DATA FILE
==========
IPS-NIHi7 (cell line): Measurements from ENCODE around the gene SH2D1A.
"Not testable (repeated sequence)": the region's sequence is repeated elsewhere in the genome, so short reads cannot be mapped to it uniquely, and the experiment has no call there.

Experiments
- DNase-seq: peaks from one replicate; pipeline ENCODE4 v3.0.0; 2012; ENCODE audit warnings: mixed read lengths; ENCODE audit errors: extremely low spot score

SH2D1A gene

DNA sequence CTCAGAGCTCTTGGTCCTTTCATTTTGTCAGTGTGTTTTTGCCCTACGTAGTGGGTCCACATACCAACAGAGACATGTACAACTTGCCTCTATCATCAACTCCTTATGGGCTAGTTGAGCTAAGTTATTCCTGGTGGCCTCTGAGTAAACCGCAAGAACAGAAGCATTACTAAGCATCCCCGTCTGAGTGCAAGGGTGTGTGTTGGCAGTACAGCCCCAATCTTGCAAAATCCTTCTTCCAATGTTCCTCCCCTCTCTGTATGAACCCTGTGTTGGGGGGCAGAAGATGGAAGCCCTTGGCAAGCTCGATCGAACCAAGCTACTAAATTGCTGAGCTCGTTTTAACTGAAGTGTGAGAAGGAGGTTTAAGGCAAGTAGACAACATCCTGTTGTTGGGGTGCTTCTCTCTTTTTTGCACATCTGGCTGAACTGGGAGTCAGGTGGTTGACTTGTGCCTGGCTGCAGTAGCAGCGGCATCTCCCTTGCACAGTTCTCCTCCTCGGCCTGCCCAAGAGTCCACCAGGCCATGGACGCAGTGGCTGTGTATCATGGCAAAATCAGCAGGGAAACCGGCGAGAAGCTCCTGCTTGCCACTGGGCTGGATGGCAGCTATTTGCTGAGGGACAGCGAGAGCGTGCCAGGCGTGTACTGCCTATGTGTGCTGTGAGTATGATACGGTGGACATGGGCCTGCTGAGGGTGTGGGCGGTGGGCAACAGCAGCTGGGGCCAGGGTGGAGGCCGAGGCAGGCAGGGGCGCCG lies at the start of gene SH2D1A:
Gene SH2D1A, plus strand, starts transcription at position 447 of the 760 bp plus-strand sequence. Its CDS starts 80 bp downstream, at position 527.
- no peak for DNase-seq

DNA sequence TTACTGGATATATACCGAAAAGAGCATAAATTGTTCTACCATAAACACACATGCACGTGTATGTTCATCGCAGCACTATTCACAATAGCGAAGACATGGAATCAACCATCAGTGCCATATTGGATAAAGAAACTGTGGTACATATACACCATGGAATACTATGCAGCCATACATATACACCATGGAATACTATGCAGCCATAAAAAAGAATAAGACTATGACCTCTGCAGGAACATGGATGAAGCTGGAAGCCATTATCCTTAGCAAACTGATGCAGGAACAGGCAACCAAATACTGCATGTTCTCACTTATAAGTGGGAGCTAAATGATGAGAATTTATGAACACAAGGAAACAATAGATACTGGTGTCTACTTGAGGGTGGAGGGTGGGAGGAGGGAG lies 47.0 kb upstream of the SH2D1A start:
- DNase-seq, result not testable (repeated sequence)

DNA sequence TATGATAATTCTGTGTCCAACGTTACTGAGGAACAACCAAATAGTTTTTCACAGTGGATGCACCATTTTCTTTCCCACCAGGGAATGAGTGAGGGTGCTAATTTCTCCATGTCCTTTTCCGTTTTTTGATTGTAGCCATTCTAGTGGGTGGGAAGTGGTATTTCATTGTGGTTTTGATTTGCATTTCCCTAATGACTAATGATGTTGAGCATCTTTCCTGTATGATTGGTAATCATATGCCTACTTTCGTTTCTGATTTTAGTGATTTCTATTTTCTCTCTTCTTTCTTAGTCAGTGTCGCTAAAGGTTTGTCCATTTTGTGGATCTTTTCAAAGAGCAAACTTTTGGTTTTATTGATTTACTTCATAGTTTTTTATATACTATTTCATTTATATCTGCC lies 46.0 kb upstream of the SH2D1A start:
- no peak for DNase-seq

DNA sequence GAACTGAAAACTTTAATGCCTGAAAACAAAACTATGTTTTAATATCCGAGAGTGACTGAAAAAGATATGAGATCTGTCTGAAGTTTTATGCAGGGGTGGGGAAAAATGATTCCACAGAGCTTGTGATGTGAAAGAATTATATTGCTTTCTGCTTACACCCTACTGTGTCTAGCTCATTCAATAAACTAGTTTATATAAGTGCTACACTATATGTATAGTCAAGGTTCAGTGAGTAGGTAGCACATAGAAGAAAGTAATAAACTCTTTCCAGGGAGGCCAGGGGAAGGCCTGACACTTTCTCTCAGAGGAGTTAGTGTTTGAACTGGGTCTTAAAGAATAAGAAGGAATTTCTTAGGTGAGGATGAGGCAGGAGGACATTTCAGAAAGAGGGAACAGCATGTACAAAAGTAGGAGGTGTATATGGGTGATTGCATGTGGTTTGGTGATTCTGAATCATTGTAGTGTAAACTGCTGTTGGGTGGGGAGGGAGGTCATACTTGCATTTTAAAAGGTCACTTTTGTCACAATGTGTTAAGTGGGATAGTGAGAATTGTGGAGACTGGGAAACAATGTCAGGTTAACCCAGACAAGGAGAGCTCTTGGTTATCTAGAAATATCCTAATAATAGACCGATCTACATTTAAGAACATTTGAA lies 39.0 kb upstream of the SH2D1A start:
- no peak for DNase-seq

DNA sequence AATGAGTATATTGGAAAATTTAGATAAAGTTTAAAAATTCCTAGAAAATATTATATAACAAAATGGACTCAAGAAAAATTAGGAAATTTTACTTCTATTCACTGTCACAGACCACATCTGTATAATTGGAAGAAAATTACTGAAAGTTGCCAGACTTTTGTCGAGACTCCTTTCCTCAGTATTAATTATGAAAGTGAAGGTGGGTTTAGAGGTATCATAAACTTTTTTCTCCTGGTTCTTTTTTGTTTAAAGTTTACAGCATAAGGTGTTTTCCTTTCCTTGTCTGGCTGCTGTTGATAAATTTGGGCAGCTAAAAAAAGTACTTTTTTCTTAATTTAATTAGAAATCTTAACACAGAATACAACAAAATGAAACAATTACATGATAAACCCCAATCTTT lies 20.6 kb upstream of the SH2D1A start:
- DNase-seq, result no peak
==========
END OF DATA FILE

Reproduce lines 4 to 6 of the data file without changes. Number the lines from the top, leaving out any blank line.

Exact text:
- DNase-seq: peaks from one replicate; pipeline ENCODE4 v3.0.0; 2012; ENCODE audit warnings: mixed read lengths; ENCODE audit errors: extremely low spot score

SH2D1A gene

DNA sequence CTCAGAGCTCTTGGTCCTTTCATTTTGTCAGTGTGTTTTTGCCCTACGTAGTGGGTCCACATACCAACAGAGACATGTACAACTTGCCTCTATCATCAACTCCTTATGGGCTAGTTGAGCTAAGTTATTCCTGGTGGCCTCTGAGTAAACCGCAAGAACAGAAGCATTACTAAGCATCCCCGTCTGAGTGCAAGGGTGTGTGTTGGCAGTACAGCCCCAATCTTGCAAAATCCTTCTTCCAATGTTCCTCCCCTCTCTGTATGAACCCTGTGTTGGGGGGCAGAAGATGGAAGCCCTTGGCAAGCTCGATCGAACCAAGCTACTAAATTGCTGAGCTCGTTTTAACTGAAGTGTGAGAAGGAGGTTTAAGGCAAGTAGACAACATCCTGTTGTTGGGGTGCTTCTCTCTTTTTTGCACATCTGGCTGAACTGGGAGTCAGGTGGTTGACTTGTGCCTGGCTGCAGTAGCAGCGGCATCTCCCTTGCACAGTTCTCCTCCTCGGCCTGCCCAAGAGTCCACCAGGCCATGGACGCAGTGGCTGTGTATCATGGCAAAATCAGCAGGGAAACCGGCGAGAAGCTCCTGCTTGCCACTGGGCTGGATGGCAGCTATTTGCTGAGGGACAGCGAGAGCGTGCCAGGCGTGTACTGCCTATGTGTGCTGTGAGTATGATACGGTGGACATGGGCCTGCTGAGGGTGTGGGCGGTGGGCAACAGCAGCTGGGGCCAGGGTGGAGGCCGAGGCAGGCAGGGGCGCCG lies at the start of gene SH2D1A: